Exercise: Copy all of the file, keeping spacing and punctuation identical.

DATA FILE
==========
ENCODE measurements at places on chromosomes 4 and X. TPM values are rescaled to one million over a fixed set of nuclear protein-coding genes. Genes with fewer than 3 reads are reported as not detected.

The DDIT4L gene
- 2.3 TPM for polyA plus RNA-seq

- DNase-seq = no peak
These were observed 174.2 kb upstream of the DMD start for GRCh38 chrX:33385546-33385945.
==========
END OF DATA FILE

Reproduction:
ENCODE measurements at places on chromosomes 4 and X. TPM values are rescaled to one million over a fixed set of nuclear protein-coding genes. Genes with fewer than 3 reads are reported as not detected.

The DDIT4L gene
- 2.3 TPM for polyA plus RNA-seq

- DNase-seq = no peak
These were observed 174.2 kb upstream of the DMD start for GRCh38 chrX:33385546-33385945.